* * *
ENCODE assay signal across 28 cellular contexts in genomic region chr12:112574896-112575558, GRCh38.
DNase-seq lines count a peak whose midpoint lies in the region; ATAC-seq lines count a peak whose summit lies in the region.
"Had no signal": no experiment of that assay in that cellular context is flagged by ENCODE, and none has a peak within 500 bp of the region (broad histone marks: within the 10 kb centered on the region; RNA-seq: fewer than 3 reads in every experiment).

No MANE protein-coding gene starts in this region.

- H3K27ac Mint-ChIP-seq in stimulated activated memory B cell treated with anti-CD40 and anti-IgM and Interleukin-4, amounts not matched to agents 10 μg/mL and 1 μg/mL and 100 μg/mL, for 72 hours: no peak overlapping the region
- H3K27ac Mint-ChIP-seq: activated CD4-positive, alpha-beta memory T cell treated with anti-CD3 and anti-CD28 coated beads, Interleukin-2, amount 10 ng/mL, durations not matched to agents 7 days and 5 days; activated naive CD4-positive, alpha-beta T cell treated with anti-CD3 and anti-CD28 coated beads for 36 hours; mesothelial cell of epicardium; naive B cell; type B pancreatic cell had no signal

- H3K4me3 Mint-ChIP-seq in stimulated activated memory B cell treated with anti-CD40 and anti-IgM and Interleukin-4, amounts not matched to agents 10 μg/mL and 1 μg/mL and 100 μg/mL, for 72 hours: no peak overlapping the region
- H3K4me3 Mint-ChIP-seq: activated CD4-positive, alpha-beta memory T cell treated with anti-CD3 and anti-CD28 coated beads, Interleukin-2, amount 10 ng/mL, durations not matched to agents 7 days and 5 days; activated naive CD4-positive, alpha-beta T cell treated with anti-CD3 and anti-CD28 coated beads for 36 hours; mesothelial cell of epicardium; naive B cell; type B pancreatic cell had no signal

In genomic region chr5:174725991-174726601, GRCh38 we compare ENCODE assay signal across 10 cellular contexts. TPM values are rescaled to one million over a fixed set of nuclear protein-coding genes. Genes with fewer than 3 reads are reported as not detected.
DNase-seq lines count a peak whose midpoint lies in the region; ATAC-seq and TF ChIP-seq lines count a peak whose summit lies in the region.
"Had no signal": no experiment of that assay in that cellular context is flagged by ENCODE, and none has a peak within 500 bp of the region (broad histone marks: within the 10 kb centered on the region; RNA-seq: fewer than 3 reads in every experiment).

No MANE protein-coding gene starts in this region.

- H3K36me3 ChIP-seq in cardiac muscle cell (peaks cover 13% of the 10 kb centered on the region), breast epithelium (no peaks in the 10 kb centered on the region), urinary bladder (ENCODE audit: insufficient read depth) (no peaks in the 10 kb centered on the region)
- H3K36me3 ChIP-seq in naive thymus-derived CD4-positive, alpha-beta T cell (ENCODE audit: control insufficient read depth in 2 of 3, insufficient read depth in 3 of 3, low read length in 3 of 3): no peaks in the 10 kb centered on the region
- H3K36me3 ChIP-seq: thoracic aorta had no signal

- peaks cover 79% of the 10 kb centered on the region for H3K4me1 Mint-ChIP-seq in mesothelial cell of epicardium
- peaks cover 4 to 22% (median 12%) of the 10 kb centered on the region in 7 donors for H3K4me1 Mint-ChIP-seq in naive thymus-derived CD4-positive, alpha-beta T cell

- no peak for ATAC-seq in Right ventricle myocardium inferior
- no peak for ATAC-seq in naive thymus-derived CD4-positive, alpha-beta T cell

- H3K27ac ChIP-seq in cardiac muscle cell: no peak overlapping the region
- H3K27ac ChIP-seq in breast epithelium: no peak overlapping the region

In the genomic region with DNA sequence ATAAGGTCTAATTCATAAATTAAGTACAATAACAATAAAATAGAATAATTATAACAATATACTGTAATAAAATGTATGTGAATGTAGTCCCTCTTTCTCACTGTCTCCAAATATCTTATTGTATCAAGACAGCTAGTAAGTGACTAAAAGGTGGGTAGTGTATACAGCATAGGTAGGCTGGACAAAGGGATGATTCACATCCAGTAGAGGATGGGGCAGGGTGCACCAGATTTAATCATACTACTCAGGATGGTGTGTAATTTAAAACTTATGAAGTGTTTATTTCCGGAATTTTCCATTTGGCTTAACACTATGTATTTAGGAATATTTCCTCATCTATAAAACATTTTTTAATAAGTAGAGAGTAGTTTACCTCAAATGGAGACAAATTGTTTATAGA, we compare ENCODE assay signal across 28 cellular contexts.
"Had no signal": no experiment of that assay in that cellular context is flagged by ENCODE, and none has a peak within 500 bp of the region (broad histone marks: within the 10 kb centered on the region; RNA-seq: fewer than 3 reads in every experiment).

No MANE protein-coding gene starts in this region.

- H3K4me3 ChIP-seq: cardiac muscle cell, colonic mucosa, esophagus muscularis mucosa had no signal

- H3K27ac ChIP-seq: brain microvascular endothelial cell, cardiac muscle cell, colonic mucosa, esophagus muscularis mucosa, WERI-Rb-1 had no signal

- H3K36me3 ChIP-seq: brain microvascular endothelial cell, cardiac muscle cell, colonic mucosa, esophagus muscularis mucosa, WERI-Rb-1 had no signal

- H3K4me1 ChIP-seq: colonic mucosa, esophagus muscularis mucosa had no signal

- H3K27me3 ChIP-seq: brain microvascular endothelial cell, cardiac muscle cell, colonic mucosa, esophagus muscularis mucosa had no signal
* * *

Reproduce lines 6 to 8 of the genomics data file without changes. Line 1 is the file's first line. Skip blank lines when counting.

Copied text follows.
- H3K27ac Mint-ChIP-seq: activated CD4-positive, alpha-beta memory T cell treated with anti-CD3 and anti-CD28 coated beads, Interleukin-2, amount 10 ng/mL, durations not matched to agents 7 days and 5 days; activated naive CD4-positive, alpha-beta T cell treated with anti-CD3 and anti-CD28 coated beads for 36 hours; mesothelial cell of epicardium; naive B cell; type B pancreatic cell had no signal

- H3K4me3 Mint-ChIP-seq in stimulated activated memory B cell treated with anti-CD40 and anti-IgM and Interleukin-4, amounts not matched to agents 10 μg/mL and 1 μg/mL and 100 μg/mL, for 72 hours: no peak overlapping the region
- H3K4me3 Mint-ChIP-seq: activated CD4-positive, alpha-beta memory T cell treated with anti-CD3 and anti-CD28 coated beads, Interleukin-2, amount 10 ng/mL, durations not matched to agents 7 days and 5 days; activated naive CD4-positive, alpha-beta T cell treated with anti-CD3 and anti-CD28 coated beads for 36 hours; mesothelial cell of epicardium; naive B cell; type B pancreatic cell had no signal